9/2/2009Arizona: Peoria Cameras Increased Accidents
Accidents increased after red light cameras used in Peoria, Arizona. Longer yellows cut violations 42 percent.
The number of traffic accidents doubled at locations where red light cameras were installed in Peoria, Arizona, according to data released last week at a city council study session. City data also indicate that more recent changes in intersection yellow timing have reduced the number of red light violations.
So far, the financial impact of the program has been substantial. On January 31, 2008, the city authorized an Australian company, Redflex Traffic Systems, to issue automated traffic violations at four city intersections. As of June 30, 2009, Redflex had mailed 25,706 citations worth $5,501,084.
A before and after comparison of two year's worth of accident data -- from July 2007 to June 2008 compared to July 2008 to June 2009 -- proved to be far less positive. The data are somewhat clouded by an overlap of a few months of ticketing in the 'before' period chosen by the city. In addition, the 'after' period also includes a few months in which the duration of yellow warning times increased by a half-second at three of four intersections. The timing change was made as an experiment on March 1, 2009.
"The engineering department agreed to go back and review our yellow light timing, especially at the red light camera intersections, to determine if they were as effective as they could be," Engineering Director Andy Granger explained. "We just wanted to increase it a half-second to see what the impacts would be."
Despite the data limitations, the intersection-by-intersection results were significant.
Taken together, accidents increased a total of 103 percent at all four intersections. This result is consistent with the findings of a number of independent studies on the effect of photo enforcement (view studies). At the three intersections with yellow light increases violations dropped an average of 42 percent. Peoria officials got the message about the importance of yellow timing.
- At 91st Avenue and Bell road, accidents increased 100 percent, including a 120 percent jump in rear end and "stopped for red light" collisions, in the year after red light cameras were installed. In the four months after the yellow light was increased from 4.0 to 4.5 seconds, violations immediately dropped 80 percent on the eastbound approach and 70 percent westbound.
- At 75th Avenue and Thunderbird Road, accidents increased 480 percent. The number of right-angle and head-on collisions increased from 4 to 20, while rear-end collisions also jumped 400 percent. After the yellow light was increased from 4.0 to 4.5 seconds, violations decreased 45 percent eastbound and 26 percent northbound.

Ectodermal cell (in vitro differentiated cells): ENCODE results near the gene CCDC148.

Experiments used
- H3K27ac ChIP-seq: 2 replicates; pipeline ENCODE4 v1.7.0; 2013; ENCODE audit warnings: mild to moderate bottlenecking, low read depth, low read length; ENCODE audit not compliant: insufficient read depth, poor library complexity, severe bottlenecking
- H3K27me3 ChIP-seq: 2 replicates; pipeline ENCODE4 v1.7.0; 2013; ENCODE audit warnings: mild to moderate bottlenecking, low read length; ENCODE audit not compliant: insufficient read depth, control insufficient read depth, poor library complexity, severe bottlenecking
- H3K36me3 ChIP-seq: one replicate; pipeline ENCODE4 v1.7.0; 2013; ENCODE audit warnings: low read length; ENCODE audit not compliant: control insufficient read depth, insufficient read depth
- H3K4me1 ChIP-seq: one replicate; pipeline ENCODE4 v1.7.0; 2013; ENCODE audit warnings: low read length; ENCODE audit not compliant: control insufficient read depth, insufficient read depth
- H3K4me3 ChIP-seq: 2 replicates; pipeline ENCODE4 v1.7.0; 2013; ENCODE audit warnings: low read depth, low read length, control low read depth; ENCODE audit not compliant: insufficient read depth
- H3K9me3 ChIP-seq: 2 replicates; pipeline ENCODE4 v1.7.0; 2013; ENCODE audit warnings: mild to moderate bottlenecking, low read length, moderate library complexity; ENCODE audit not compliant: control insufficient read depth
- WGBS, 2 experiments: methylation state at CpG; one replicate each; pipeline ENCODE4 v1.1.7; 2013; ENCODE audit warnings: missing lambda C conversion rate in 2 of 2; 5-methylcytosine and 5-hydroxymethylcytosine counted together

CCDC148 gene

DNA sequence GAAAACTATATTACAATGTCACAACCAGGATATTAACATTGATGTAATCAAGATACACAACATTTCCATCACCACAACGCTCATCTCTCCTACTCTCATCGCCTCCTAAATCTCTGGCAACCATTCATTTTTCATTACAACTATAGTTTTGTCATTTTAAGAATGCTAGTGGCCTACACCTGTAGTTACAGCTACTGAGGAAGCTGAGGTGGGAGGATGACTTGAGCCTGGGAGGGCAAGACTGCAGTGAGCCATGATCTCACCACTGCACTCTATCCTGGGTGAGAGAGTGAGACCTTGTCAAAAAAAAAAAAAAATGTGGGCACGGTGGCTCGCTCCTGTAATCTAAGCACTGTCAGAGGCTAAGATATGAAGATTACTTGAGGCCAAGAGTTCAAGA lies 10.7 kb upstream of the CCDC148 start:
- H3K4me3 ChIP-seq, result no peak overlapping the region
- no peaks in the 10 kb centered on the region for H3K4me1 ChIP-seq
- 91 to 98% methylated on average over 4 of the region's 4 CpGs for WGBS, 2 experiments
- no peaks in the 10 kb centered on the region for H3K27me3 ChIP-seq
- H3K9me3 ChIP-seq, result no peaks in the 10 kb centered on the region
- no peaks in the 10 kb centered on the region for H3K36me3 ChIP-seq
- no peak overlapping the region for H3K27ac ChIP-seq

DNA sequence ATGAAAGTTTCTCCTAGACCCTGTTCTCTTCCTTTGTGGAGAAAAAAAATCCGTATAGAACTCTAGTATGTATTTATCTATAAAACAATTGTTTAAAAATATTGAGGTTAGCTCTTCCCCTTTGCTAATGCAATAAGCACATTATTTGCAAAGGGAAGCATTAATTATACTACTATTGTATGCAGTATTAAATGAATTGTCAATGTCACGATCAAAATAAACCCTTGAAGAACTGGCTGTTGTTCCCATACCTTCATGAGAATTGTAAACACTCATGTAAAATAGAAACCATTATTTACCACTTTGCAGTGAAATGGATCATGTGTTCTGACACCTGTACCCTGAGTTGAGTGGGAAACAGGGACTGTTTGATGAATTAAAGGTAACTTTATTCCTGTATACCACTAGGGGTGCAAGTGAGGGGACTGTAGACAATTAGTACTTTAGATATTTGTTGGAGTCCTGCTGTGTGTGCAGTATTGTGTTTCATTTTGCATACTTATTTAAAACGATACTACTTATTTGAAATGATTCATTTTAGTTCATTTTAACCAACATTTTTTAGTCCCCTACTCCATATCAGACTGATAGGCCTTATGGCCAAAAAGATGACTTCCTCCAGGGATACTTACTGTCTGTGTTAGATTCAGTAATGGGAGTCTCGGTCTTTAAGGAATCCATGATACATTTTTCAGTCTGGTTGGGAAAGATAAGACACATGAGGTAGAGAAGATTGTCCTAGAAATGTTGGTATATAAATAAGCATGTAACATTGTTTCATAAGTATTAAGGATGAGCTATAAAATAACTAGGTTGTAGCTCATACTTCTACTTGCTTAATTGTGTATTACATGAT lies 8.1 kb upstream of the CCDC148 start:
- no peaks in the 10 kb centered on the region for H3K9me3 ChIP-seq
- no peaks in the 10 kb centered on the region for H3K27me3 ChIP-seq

- At 83rd Avenue and Union Hills, where only left turns are monitored by cameras, accidents increased just 11 percent. The yellow light increase from 3.0 seconds to 3.5 seconds yielded an immediate 57 percent drop in violations.
- At 83rd Avenue and Thunderbird Road, accidents increased 29 percent, including a 300 percent jump in rear-end collisions. This location serves as a control intersection for considering the effects of not increasing the yellow duration. Unlike the three other locations, violations increased 111 percent at this intersection where the signal timing remained unchanged at 4.5 seconds.
"You can see there is a significant decrease in the violations," Granger said. "It is a big impact."
Beginning this week, the protected yellow phase at every intersection in the city will rise to 4.0 seconds. This stands in contrast to neighboring cities like Glendale and Scottsdale which cling to short, 3.0 second yellow times for all left-hand turns -- the bare minimum amount permitted under federal regulations.
Despite the evidence from 83rd Avenue and Thunderbird, Granger insisted that the cameras should share the credit for the reduction in violations. Police Commander Doug Hildebrandt likewise asserted that red light cameras were not responsible for the significant increase in the number of accidents. Instead, he blamed construction in Glendale for pushing traffic onto Peoria streets. Councilman Ron Aames questioned this rosy analysis of the cameras' performance.
"It makes me think, before we had the red light cameras we had noticeably less collisions than we have now with the red light cameras," Aames said. "A lot of the (accident columns) before we had the red light cameras were zero, zero, zero. Now we are seeing accidents. I thought we were doing this test to see if it was going to reduce accidents."
Deputy City Manager Susan K. Thorpe interrupted to make the point that the accident numbers were dynamic and include a number of different variables. With a limited amount of data, it is not possible to isolate a single cause.
"I'm thinking if these numbers were reversed and in the prior period we had 73 and in the current period with the red light cameras we had 36, I probably wouldn't hear these other ways of explaining it. I would probably hear, 'The red light cameras did their job.'"
In 1991, residents voted by a two-to-one margin to oust a photo radar program from Peoria. The city council ignored the expressed sentiment toward photo enforcement in re-imposing automated ticketing.
A copy of the Peoria data is available in a 360k PDF file at the source link below.